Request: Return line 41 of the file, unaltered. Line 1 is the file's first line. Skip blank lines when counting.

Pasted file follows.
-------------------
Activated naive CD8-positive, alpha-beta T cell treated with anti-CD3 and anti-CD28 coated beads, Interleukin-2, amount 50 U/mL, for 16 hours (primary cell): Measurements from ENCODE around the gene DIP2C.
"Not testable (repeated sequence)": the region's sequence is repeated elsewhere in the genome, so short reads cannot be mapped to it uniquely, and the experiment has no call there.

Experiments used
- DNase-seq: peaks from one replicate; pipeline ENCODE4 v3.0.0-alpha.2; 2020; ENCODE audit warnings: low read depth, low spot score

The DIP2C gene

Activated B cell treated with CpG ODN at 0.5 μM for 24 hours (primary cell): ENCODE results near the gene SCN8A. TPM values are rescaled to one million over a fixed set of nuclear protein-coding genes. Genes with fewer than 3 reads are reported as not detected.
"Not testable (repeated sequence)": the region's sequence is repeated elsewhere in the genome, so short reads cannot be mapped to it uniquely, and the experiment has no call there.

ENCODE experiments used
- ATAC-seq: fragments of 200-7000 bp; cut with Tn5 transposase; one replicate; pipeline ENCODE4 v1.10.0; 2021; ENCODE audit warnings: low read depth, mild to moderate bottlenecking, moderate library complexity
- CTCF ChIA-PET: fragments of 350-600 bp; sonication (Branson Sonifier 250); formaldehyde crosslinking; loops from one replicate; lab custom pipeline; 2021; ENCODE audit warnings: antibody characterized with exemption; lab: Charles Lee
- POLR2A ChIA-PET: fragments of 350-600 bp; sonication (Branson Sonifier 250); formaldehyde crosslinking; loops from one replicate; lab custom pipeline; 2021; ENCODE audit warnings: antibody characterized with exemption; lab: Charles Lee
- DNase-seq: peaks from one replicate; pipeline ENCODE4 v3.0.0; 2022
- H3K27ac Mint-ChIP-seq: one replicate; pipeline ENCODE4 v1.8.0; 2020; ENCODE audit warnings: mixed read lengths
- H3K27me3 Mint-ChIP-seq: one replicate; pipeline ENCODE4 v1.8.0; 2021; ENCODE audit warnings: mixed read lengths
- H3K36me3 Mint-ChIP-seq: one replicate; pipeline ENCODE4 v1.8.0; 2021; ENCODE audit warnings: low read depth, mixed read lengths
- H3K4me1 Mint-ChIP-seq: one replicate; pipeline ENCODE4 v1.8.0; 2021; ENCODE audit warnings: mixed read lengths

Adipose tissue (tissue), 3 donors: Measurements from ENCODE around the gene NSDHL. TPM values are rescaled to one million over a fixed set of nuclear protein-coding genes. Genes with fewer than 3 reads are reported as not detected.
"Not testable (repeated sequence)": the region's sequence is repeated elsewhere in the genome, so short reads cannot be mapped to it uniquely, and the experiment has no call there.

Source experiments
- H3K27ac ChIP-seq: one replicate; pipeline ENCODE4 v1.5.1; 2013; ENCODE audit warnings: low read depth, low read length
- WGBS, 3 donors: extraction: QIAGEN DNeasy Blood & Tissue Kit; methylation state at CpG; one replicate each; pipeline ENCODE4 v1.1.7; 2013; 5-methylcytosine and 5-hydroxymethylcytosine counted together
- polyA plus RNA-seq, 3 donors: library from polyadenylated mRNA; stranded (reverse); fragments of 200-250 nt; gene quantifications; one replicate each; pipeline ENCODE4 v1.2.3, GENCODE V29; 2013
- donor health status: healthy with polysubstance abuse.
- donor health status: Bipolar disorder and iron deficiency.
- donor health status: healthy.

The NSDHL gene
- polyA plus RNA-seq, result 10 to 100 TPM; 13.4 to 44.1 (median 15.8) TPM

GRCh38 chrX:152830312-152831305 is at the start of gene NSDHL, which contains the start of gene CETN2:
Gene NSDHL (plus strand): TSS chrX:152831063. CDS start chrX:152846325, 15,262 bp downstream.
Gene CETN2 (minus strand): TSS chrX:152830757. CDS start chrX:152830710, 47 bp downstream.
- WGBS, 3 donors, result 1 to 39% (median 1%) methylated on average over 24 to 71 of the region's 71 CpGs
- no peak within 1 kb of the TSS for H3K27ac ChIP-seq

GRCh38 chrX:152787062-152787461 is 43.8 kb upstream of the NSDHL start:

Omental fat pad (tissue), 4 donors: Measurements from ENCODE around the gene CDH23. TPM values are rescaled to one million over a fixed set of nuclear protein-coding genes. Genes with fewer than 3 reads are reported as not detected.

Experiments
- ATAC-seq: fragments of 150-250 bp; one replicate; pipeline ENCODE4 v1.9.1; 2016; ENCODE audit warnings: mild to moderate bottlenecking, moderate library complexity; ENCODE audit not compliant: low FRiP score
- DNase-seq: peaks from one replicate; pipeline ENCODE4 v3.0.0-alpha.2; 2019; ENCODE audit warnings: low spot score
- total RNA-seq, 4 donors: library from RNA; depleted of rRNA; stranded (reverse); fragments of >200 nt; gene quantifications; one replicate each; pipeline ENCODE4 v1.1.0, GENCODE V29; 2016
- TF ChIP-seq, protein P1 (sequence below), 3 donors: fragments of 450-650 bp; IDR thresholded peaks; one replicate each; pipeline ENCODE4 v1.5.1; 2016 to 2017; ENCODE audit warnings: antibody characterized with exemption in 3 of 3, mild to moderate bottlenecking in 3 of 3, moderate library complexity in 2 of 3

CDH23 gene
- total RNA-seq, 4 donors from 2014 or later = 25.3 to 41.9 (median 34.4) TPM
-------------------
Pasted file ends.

- total RNA-seq, 4 donors from 2014 or later = 25.3 to 41.9 (median 34.4) TPM